So how do we get from this translatese for LOKA(-DHAATU), which signifies the finite, impermanent realm, to the contemporary understanding of SHI4JIE4 as “world”? (Bear in mind that ancient Chinese did not have a word that means what we now mean by “world.” Instead, they had concepts like TIAN1XIA4 [“all-under-heaven”], SI4 HAI3 ZHI1 NEI4 [“all within the four seas”], and JIU3ZHOU1 [“nine administrative divisions”], all of which basically indicated the Chinese empire, beyond which was a cloud of unknowing and barbarism.) It was not until the second half of the 19 th century that SHI4JIE4 was transformed by the Japanese (using the pronunciation of the graphs as SEKAI) into the equivalent of English “world.” I call words like this (which began in Chinese with one meaning, went to Japan and acquired another meaning, and then were sent back to China with the newly acquired meaning) “round-trip words.” See Sino-Platonic Papers, 34 (October, 1992), 5-13. The transformation of the old Buddhist Chinese SHI4JIE4 into the Sino-Japanese word for “world” is documented in Federico Masini, The Formation of Modern Chinese Lexicon and Its Evolution Toward a National Language: The Period from 1840 to 1898, Monograph Series No. 6, Journal of Chinese Linguistics (Berkeley, California: Journal of Chinese Linguistics, 1993), p. 197.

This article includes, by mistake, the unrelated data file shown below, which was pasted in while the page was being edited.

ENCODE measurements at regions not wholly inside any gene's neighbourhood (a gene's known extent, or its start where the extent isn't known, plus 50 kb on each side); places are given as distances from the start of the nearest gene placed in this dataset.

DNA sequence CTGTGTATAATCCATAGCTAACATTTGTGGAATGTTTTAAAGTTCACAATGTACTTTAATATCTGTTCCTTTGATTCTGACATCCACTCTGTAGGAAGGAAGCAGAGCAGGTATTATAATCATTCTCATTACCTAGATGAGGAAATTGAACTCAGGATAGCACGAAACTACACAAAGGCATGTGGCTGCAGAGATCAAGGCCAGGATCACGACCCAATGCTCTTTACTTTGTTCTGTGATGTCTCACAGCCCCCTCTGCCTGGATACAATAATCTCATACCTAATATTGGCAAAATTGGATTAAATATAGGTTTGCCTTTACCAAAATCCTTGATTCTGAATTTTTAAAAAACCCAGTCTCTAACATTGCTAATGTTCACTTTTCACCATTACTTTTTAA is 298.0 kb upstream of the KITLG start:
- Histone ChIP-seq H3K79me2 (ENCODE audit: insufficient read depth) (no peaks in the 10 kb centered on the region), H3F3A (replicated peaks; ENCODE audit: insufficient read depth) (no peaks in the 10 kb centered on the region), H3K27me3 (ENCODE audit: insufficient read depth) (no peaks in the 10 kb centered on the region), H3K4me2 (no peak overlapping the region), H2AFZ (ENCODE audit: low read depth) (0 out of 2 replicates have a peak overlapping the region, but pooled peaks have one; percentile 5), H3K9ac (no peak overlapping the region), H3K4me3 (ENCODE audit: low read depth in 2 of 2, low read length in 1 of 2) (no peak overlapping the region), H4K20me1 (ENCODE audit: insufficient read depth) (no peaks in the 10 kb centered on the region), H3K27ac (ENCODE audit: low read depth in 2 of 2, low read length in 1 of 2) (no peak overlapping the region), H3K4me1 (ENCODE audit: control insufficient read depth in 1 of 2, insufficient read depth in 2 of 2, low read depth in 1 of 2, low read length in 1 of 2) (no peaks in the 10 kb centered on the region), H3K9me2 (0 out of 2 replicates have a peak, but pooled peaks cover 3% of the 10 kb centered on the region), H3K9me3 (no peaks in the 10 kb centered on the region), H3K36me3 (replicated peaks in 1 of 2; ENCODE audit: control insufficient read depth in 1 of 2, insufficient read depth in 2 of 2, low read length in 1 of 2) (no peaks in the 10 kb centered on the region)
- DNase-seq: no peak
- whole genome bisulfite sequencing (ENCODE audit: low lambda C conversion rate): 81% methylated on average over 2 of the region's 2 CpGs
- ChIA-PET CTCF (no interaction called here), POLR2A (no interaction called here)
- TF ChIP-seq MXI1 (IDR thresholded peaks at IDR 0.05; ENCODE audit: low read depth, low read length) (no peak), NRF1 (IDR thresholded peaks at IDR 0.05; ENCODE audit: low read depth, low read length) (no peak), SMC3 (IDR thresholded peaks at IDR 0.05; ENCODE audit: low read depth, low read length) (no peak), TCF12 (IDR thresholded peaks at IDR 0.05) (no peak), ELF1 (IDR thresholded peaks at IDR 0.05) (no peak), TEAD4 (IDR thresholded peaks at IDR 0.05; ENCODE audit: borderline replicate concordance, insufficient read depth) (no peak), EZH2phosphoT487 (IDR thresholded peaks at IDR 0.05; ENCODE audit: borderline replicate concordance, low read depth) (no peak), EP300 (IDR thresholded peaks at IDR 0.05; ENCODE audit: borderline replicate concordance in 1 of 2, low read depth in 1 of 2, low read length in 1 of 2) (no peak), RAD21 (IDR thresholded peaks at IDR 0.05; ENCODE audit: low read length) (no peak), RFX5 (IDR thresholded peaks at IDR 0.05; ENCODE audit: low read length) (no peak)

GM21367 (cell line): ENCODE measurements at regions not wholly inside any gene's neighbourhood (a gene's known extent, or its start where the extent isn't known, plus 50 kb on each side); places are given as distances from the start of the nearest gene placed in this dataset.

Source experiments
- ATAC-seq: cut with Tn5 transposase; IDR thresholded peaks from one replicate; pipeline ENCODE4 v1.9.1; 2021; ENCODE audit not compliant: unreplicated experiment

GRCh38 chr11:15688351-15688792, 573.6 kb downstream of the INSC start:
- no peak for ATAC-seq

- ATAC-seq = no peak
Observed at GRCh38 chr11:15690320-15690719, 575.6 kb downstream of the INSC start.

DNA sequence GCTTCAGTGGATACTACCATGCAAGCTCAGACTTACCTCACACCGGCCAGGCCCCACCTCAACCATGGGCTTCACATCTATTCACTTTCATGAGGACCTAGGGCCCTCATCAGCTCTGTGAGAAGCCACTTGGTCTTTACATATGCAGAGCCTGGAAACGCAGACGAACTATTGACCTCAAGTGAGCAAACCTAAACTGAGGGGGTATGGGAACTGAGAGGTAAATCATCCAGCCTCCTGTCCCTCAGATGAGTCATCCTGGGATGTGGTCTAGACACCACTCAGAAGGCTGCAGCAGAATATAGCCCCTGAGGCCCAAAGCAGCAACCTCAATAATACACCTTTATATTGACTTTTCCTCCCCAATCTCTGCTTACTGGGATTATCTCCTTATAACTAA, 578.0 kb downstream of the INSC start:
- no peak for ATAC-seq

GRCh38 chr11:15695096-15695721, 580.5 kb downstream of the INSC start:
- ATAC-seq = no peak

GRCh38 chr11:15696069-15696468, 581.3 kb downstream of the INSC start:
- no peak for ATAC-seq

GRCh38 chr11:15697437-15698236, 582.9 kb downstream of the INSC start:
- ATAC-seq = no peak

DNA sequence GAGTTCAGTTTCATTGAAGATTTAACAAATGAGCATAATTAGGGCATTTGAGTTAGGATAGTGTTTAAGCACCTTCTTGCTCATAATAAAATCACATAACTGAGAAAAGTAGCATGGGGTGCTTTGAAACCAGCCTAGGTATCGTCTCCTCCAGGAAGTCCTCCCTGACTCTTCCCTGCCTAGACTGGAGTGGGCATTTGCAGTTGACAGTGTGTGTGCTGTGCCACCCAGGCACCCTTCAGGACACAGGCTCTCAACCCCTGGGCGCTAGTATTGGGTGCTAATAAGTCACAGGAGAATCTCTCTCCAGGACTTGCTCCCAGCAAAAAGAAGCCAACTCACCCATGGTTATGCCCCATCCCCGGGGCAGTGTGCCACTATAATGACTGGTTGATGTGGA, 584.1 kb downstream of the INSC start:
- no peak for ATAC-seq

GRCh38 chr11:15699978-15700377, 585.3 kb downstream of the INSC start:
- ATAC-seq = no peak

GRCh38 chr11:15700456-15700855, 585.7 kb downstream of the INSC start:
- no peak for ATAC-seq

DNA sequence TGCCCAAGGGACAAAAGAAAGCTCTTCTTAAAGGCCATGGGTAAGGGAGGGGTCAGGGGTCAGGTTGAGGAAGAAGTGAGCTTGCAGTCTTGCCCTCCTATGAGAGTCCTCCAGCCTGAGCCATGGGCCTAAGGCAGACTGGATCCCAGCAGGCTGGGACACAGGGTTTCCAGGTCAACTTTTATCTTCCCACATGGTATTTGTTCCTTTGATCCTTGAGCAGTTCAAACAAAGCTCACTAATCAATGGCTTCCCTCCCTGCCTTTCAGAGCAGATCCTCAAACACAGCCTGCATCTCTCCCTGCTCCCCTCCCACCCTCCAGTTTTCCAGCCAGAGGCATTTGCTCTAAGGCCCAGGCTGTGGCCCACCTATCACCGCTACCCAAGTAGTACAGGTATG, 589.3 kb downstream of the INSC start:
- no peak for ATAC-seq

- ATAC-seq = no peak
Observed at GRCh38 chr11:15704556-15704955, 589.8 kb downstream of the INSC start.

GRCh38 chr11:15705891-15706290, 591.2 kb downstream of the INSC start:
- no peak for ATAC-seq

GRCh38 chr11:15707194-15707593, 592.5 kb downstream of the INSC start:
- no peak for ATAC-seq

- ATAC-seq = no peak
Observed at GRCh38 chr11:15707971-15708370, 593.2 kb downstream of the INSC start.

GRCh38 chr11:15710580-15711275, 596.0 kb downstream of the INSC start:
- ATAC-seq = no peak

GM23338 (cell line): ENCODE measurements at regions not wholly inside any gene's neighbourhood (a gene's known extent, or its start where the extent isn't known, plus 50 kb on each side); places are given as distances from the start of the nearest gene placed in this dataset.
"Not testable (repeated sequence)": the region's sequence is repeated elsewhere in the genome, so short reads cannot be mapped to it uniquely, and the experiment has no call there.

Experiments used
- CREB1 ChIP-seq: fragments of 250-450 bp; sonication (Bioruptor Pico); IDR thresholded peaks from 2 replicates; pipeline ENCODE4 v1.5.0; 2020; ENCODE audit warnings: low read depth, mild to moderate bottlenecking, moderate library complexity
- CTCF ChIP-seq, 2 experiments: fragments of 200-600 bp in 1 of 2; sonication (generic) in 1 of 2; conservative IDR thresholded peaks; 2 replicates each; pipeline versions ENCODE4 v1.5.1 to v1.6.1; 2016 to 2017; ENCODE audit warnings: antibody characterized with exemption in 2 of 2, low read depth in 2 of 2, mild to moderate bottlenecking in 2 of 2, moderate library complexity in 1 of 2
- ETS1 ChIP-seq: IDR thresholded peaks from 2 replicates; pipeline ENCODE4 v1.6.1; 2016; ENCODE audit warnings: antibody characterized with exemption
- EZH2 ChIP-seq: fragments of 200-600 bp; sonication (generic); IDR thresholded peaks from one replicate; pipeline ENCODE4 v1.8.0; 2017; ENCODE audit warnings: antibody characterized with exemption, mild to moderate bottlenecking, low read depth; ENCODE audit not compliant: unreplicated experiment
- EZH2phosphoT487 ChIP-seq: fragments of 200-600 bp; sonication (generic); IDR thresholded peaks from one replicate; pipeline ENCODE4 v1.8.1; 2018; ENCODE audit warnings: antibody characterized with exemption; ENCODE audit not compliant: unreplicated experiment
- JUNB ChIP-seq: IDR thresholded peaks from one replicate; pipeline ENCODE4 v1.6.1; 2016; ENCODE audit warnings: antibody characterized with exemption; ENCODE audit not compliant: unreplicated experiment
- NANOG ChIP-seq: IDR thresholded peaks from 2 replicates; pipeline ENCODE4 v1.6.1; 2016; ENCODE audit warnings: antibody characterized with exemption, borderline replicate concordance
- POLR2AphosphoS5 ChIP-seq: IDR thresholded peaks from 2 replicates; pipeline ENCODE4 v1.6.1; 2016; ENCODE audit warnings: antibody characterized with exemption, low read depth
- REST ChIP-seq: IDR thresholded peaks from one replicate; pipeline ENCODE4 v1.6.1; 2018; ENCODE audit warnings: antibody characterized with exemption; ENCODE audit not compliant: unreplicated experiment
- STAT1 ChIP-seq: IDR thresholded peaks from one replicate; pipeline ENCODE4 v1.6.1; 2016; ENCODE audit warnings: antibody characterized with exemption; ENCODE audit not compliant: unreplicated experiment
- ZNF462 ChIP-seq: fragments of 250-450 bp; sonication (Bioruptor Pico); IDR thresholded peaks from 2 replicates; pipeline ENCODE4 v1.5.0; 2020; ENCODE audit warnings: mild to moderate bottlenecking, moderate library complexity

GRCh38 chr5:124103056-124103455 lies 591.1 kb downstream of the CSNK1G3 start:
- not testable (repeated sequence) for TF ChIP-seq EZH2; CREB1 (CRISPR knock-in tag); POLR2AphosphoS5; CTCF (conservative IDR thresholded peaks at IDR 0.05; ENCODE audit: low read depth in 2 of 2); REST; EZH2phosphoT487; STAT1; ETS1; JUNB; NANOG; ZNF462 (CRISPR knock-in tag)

Note on the unnaturalness of the Mandarin slogan: